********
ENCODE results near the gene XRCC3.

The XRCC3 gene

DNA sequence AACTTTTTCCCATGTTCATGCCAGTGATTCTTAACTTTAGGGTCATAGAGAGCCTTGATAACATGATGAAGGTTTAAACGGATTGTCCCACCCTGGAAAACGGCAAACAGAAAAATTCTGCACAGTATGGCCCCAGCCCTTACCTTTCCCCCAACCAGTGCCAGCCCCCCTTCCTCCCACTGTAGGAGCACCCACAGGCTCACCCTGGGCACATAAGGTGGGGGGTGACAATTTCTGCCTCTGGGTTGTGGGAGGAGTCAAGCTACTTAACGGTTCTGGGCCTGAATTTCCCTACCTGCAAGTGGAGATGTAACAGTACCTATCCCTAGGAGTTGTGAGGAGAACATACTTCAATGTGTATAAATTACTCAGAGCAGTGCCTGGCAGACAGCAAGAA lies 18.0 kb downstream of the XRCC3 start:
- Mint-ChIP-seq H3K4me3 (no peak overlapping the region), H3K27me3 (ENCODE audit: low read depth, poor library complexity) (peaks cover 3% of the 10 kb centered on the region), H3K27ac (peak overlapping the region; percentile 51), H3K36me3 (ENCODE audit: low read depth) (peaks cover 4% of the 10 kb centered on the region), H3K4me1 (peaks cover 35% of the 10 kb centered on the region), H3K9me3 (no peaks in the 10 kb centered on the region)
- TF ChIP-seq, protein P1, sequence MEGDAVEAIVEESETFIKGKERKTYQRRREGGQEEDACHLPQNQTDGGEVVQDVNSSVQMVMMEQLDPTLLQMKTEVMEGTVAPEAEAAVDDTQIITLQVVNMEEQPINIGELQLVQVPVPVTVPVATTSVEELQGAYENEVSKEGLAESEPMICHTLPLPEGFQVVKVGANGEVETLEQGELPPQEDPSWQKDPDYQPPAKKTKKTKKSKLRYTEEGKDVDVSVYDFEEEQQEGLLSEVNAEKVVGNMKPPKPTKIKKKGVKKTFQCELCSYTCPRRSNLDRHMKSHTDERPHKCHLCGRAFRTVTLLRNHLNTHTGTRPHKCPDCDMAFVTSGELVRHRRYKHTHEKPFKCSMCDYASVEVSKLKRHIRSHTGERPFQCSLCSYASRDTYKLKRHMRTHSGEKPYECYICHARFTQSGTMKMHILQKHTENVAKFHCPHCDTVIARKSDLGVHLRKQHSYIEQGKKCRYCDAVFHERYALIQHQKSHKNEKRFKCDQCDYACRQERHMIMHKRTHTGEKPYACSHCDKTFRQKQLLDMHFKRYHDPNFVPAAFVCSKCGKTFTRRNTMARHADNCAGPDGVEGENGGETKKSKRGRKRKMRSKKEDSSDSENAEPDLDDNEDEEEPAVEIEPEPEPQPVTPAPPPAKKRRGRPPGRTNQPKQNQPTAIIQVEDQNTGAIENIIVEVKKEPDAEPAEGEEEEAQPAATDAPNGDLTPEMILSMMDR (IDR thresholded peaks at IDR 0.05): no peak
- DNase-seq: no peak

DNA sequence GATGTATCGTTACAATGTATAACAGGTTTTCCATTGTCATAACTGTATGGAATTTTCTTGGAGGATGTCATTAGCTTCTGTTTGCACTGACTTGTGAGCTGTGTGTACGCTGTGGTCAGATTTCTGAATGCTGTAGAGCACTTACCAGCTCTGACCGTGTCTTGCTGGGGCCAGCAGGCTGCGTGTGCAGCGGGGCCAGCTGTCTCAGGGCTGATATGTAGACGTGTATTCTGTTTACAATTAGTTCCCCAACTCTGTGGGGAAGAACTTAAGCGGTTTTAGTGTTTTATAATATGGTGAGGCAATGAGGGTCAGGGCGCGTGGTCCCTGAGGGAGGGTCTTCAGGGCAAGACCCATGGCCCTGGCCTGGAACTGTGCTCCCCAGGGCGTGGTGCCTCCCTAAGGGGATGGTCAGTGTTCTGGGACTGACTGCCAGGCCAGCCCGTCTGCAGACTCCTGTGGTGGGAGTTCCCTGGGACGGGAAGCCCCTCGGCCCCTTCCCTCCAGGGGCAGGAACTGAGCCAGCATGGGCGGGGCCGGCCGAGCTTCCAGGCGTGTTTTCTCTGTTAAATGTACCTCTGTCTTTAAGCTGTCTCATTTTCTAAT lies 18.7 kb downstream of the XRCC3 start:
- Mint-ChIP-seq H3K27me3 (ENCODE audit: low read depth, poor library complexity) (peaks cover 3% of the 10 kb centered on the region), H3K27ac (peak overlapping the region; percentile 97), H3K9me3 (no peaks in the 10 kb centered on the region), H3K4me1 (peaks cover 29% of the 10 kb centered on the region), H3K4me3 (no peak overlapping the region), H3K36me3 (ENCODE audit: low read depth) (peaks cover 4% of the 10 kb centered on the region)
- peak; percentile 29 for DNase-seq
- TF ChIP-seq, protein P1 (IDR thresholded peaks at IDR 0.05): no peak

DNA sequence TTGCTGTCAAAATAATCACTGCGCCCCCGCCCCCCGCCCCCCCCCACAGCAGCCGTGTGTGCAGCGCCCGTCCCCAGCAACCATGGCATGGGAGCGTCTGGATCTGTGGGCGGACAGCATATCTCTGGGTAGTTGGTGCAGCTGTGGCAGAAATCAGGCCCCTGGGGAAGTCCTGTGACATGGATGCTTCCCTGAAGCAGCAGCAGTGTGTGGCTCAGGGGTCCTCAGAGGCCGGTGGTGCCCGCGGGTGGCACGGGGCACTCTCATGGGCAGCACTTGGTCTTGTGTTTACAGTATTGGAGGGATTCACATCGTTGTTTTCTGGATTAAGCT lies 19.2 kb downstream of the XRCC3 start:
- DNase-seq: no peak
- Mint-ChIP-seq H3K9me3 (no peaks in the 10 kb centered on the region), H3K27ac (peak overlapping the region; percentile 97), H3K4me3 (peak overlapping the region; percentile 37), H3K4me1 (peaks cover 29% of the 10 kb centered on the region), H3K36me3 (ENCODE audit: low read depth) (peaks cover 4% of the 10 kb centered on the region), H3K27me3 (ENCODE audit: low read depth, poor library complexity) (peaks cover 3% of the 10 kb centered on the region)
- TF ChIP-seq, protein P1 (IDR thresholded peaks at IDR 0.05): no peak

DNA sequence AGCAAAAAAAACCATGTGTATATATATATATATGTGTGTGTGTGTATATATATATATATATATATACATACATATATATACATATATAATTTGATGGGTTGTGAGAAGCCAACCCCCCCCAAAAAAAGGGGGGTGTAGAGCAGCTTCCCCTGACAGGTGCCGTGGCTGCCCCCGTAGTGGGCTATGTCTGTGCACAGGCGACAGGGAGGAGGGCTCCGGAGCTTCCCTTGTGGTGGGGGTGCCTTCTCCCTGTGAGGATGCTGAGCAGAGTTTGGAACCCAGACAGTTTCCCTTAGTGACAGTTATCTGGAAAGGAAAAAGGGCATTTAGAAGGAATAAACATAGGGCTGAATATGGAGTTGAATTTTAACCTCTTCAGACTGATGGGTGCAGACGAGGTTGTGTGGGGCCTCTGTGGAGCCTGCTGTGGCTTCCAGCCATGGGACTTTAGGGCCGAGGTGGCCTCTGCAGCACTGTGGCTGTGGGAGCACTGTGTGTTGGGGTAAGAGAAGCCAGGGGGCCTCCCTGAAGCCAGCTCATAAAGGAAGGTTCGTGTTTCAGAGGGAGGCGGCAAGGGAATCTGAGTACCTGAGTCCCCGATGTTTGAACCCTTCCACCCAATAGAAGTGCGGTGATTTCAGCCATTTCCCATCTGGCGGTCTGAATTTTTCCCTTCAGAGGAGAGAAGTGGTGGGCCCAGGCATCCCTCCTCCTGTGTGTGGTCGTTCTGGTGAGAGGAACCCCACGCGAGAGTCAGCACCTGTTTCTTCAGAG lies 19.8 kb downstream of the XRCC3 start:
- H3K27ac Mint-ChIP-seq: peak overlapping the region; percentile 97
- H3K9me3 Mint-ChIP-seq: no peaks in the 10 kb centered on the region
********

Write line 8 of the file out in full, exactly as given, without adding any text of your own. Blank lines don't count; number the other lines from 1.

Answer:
- Mint-ChIP-seq H3K27me3 (ENCODE audit: low read depth, poor library complexity) (peaks cover 3% of the 10 kb centered on the region), H3K27ac (peak overlapping the region; percentile 97), H3K9me3 (no peaks in the 10 kb centered on the region), H3K4me1 (peaks cover 29% of the 10 kb centered on the region), H3K4me3 (no peak overlapping the region), H3K36me3 (ENCODE audit: low read depth) (peaks cover 4% of the 10 kb centered on the region)